When the rapture occurred, traveling salesman and former government assassin Josh McManus was one of those unfortunate sinners left behind. His saintly wife and daughter, on the other hand, were not. Determined now to serve God so that he can one day see his family again in Heaven, Josh travels the cruel new world protecting the newly repentant from the likes of the warhammer wielding Hawg and his motorcycle gang, The Barbarians. After two years as a wandering Christian warrior, Josh’s reputation as the unstoppable Black Rider now precedes him. So, it’s no surprise that when he shows up in a small town seeking medical aid for a wounded girl, the local mayor only agrees to help if Josh will undertake a dangerous mission for him. It seems that the ominous organization known as the ULC desires a man known only as the Shepherd be brought to them and has ordered the mayor to do so. Until now, however, no one has been able to locate the mysterious figure. For the sake of the injured girl, Josh sets out with the mayor’s bible-curious daughter, Sofia, to find the Shepherd and bring him in. The problem is that to get to the Shepherd, Josh and Sofia must confront the hordes of godless heathens who now populate the American wasteland, as well as survive the notorious battle pit of the imperious Honcho. With time, and possibly his faith, running out, Josh must bring all his deadly skills to bear, but will even they be enough to thwart the forces of evil intent on taking over the world?
I know, I know, I’ve been pretty hard on faith-based films in the past, but that’s only because, well, most of them haven’t been very good. And yet, if you’ve been keeping up with my stuff at Aleteia, such as my recent review of Do You Believe?, you’ve probably noticed I’ve started to lighten up on them quite a bit. That’s for a couple of reasons. One is that, thankfully, the people who make faith-based films are finally starting to show some technical competence. Believe me, these types of things used to be a lot harder to sit through back when they displayed the same production values as your average Vine video. The other reason, though, is that I’ve taken a page from Roger Ebert and started approaching faith-based films the same way he did Infra Man.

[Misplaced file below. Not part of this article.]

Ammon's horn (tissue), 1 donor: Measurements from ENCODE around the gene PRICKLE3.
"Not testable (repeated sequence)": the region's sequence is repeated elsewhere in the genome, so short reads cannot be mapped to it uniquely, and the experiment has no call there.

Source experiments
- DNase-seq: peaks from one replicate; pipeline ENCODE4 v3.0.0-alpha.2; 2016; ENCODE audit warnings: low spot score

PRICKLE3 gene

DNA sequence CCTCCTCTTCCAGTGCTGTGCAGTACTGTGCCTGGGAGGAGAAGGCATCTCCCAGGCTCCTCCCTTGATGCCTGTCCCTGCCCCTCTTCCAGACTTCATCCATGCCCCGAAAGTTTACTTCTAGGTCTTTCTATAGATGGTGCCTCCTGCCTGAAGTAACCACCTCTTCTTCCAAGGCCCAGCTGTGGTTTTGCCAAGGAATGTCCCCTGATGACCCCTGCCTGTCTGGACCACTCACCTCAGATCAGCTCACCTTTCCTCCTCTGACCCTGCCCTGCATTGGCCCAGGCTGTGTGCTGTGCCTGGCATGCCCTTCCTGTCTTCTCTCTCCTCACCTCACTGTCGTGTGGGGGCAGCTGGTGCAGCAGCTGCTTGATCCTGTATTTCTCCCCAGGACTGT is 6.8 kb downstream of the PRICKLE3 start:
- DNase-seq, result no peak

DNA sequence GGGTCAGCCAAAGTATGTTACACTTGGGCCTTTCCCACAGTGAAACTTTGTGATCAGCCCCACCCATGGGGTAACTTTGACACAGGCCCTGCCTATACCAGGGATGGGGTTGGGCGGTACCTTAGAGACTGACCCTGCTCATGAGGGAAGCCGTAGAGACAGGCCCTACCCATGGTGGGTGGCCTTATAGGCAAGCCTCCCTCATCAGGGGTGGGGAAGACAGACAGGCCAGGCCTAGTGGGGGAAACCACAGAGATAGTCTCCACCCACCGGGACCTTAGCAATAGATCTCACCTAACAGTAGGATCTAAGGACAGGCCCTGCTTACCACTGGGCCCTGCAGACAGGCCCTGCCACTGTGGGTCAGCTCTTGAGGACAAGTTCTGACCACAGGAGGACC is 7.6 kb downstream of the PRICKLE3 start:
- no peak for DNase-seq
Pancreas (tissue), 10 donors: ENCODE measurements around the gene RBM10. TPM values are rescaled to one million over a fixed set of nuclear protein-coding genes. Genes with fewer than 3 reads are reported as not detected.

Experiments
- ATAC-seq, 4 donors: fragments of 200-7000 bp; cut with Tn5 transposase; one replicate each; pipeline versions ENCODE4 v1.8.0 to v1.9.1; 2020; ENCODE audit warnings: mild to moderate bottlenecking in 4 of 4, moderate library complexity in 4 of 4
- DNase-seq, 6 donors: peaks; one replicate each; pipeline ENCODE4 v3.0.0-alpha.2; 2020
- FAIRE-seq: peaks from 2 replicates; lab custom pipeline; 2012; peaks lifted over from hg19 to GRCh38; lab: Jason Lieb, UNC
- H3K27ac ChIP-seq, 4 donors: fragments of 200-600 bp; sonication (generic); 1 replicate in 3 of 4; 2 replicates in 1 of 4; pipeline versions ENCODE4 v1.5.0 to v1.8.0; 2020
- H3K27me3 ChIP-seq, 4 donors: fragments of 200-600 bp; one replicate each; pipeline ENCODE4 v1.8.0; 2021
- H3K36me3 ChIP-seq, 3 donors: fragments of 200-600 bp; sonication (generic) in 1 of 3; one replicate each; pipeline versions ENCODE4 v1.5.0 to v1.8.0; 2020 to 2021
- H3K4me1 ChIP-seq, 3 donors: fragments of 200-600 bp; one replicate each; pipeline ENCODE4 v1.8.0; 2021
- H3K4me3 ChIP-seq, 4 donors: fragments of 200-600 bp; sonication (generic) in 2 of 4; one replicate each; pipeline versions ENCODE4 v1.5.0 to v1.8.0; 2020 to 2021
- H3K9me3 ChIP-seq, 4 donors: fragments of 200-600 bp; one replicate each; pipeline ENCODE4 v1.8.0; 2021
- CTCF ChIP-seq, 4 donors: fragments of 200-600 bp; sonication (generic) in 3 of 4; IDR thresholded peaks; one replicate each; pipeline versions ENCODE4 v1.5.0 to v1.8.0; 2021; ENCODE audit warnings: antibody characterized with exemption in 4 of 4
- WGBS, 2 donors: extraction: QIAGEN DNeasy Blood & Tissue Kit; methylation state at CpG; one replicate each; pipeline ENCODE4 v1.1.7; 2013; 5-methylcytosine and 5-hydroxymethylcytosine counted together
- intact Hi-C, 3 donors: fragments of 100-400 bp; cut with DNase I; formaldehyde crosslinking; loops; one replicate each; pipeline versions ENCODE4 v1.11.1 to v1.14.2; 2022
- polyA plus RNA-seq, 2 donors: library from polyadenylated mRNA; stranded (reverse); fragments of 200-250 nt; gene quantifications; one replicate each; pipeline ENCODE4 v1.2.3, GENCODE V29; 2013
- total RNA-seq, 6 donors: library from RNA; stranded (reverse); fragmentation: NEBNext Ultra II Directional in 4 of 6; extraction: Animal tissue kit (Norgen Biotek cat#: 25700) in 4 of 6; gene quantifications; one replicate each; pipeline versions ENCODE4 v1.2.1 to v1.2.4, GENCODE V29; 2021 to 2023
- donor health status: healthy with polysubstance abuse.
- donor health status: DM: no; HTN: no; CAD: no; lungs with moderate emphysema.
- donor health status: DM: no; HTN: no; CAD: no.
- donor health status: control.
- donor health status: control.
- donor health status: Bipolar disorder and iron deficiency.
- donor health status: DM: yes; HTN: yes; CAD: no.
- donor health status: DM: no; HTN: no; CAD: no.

What’s that you say, you’ve never heard of the movie Infra-Man? Don’t worry if it’s slipped your mind, I assure you, most everybody else has forgotten it by now as well. Even those who were around in 1978 when Infra-Man first opened in theaters were probably too busy going to see Star Wars for the gazillionth time to even notice it was playing next door. In a nutshell, Infra-Man was a Hong Kong produced B-movie full of dodgy wire-fu, rubber monster suits that looked like they were borrowed from a theme park, and hilariously histrionic bad dialog. Basically, it was the Power Rangers long before there was ever such a thing as the Power Rangers.